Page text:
Serbian parliament discusses media legislation
The Serbian parliament is on Wednesday starting a debate on three media bills, previously adopted by the government and sent to MPs.Source: Tanjug
The drafts propose the state to withdraw from ownership in media companies by July 2015 and the ownership structure to become transparent, with the public interest defined and media pluralism protected.
Parliament will consider the bills on public information, electronic media and public media services under urgent procedure.
Once the privatization of media companies is complete, they will be able to apply for state funds for content representing public interest in the information sector.
Over a period of three to five years after the privatization, the programming structures and content must be retained, which will help the media to transition towards market-based operation and retain their programming concepts, which is particularly significant with respect to minority-language media.
The public media services bill envisions two public services - the Radio Television of Serbia and the Radio Television of Vojvodina - and guarantees their institutional and programming independence, defining the public interest and ways of funding the public services.
The bill would scrap the television subscription fee, while both media companies would rely on budget funds, which should ensure their stable operation until January 2016, after which viewers would pay a tax.
The proposed electronic media bill specifies the authority of the state over providers of audio-visual media services and the transition to digital broadcasting.
New technological advances will see all EU members make the transition from analogue to digital broadcasting by 2015, with content providers in the sector to be viewed as providers of audio-visual services, rather than as broadcasters.
On late Tuesday, the parliament concluded the debate on three economic bills - the bankruptcy bill and the bills of amendments to the privatization law and the law on the procedure of registering with the Serbian Business Registers Agency.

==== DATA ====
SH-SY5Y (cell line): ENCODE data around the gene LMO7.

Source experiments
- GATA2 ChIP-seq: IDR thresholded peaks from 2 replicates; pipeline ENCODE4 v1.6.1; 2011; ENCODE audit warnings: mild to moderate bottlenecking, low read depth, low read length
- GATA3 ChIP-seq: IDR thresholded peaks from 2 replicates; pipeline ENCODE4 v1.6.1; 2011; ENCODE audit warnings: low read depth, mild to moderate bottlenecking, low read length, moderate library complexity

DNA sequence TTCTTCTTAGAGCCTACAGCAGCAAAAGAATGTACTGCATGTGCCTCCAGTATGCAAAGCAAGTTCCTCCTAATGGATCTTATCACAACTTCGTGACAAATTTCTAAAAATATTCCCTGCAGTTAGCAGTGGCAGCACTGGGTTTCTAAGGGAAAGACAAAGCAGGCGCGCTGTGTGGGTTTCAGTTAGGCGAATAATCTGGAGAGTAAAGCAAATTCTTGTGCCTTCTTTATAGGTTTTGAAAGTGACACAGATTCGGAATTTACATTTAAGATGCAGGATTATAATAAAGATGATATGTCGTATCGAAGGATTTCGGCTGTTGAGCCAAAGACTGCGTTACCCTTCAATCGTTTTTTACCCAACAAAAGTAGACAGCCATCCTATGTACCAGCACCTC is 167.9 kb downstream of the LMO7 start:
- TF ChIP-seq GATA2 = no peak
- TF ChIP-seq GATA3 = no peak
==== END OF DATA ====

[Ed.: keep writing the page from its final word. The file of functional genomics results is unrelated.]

Presenting the bills on Wednesday, Serbian Minister of Culture and Information Ivan Tasovac said "the first adoption of a set of media bills in 11 years will provide for a timely, truthful, complete and unbiased information and withdrawal of the state from the media by the middle of 2015."
The Law on Public Information and the Media is the umbrella law here, Tasovac said.
He pointed out that these laws were guaranteeing media freedom in line with European standards and stated the goals behind their adoption.
“The goals are to create the conditions for professional media, establishing a framework that guarantees free flow of ideas and opinions, without interference by the government that would be inhibiting, clearly defined public interest, funding, protection of the rights of editors and journalists and encouraging journalists' association, protection of minors, and prohibition of hate speech,” he said.
Tasovac said the bill provided for the state's withdrawal from ownership in the media, the deadline for privatization of July 1, 2015 and a five-year commitment on the part of a privatized media outlet to maintain the same line of work as before privatization.
“If the capital is not sold by July 1, 2015, the sale procedure will be suspended and shares offered to employees, and if the employees reject the offer, the capital ceases to exist and will be deleted from the registry of the media,” said Tasovac.